“And God created the Côte d’Azur”, on France 3: the radiant metamorphosis of the French Riviera

“Eighty kilometers of coastline, from Saint-Tropez to Menton

“And God created the Côte d’Azur”, on France 3: the radiant metamorphosis of the French Riviera

“Eighty kilometers of coastline, from Saint-Tropez to Menton. » The definition of the Côte d’Azur raises eyebrows. “Today [Côte d’Azur] designates the entire coast between the Italian border and Cassis,” specifies, among other things, the Larousse. This approximation should not, however, distract the public from this documentary, as its history of the French Riviera is pleasant and instructive, carried by an accumulation of happy initiatives.

First the incarnation. How did a poor, harsh shoreline transform into one of the world’s most popular vacation spots? The first important character to understand, Tobias Smollett (1721-1771), a Scottish doctor who arrived on the coast in 1763. He had the idea, eccentric for the time, of swimming, and once returned to London he boasted, the thousand virtues of this sunny place, triggering the influx of British people to Nice and Cannes.

The film traces how, from then on, surveyors, architects and botanists will shape this territory to their taste. They will be followed by the Russians, the Belgians, the Prussians… From the 1920s, the Americans take over. By ending the “summer break” (closure of resorts from May to October), they are at the origin of modern tourism.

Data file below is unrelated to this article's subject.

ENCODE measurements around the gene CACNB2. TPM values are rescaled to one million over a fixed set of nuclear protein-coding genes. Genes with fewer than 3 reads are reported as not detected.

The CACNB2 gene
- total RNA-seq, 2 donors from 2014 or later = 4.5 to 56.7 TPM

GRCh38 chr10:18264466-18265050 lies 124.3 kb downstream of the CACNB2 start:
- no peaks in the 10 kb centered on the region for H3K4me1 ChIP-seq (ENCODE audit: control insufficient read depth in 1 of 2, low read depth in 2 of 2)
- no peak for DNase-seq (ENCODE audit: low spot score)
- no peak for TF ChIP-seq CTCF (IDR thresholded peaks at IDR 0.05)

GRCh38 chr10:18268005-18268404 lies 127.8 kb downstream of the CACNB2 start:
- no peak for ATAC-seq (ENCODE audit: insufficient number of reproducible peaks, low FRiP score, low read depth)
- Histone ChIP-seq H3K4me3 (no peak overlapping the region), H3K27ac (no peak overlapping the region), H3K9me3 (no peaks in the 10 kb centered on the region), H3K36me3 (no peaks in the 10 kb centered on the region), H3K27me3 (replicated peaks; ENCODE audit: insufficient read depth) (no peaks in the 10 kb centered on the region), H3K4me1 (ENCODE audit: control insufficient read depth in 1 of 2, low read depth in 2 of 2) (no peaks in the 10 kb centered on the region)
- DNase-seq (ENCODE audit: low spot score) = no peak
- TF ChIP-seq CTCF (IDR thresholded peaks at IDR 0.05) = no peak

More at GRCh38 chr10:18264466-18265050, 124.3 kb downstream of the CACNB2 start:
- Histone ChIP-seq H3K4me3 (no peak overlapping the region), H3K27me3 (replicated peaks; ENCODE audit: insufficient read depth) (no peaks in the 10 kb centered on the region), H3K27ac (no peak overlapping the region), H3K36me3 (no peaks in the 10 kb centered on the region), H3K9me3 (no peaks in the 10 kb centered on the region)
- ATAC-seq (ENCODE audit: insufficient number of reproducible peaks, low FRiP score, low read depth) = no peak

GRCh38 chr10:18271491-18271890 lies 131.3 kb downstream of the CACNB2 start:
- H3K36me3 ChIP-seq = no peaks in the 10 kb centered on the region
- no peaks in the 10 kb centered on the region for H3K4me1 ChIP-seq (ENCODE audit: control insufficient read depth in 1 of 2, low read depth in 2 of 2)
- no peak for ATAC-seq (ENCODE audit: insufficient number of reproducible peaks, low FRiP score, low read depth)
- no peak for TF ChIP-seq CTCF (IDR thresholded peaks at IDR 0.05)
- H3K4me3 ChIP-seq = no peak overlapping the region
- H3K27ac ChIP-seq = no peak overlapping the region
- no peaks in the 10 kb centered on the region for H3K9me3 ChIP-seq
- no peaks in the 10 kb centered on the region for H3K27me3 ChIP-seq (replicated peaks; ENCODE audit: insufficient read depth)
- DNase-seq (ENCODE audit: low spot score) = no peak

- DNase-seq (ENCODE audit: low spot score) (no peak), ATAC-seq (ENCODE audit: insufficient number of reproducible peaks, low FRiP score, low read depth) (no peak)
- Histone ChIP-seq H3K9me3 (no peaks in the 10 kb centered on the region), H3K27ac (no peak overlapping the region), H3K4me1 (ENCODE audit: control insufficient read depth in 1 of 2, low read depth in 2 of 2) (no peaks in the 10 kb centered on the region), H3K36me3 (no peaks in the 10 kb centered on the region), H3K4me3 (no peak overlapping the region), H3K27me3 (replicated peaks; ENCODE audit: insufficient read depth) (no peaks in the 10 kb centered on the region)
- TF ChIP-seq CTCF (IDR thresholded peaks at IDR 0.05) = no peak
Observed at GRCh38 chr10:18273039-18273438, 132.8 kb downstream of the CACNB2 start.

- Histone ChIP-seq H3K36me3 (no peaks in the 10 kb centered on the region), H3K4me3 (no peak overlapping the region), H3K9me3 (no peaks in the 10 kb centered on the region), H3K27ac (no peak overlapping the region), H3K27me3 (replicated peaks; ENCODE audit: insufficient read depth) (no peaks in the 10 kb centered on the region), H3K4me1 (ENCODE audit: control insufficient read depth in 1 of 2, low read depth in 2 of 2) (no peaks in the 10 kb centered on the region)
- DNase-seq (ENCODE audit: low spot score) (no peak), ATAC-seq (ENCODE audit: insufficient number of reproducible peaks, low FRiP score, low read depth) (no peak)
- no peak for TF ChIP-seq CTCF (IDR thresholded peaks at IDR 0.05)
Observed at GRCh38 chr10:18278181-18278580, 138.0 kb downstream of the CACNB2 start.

Diplomatic issues

Incarnations again with a fascinating focus on the photographer Jean Gilletta (1856-1933), author of thousands of photos, from 1880 to 1930, who will introduce the region to the whole world through his postcards. In 1887, prefect Stéphen Liégeard published the book La Côte d'Azur, the title of which popularized the expression. Today, illustrator Joann Sfar tells how her parents arrived, like a million repatriates from Algeria, in 1962. A monk from Lérins Abbey recalls that the religious community almost sold the site to developers, In the 1980's.

The film then emphasizes the diplomatic issues of this piece of coastline. Determinant, Napoleon III proposed to the people of Nice to bring them the railway on the condition that they become attached to France. Worryingly, Benito Mussolini demanded the return of Nice to Italy in 1938. Movingly, Simone Jacob (Veil) recounts in an audio archive her arrest on March 30, 1944 in Nice, before being deported like 25,000 other Jews.

The economic-tourist development is a priori better known, moving from the cultivation of flowers to tourism then to overtourism – even if it means concreting the coastline –, before a collective awareness reverses the trend and grows, for around thirty years , to a “return to basics”.

Also, to get off the beaten track, there are many anecdotes. Let's forget the furtive scene of shooting at (real) pigeons, to evoke the fake news spread by the English in the 1890s to denigrate the Russians (accused of cooling the air!); or the proclamation, at the end of August 1944, of a short-lived People’s Republic of Monaco.

To enhance everything, the interviews (archives or on camera) with local actors bring a flavor of authenticity. Thus, a cafe owner sums up: “Commercial success is like English grass: you have to water your customers, mow them not too short and do it for a long time. » A nice foretaste of the holidays.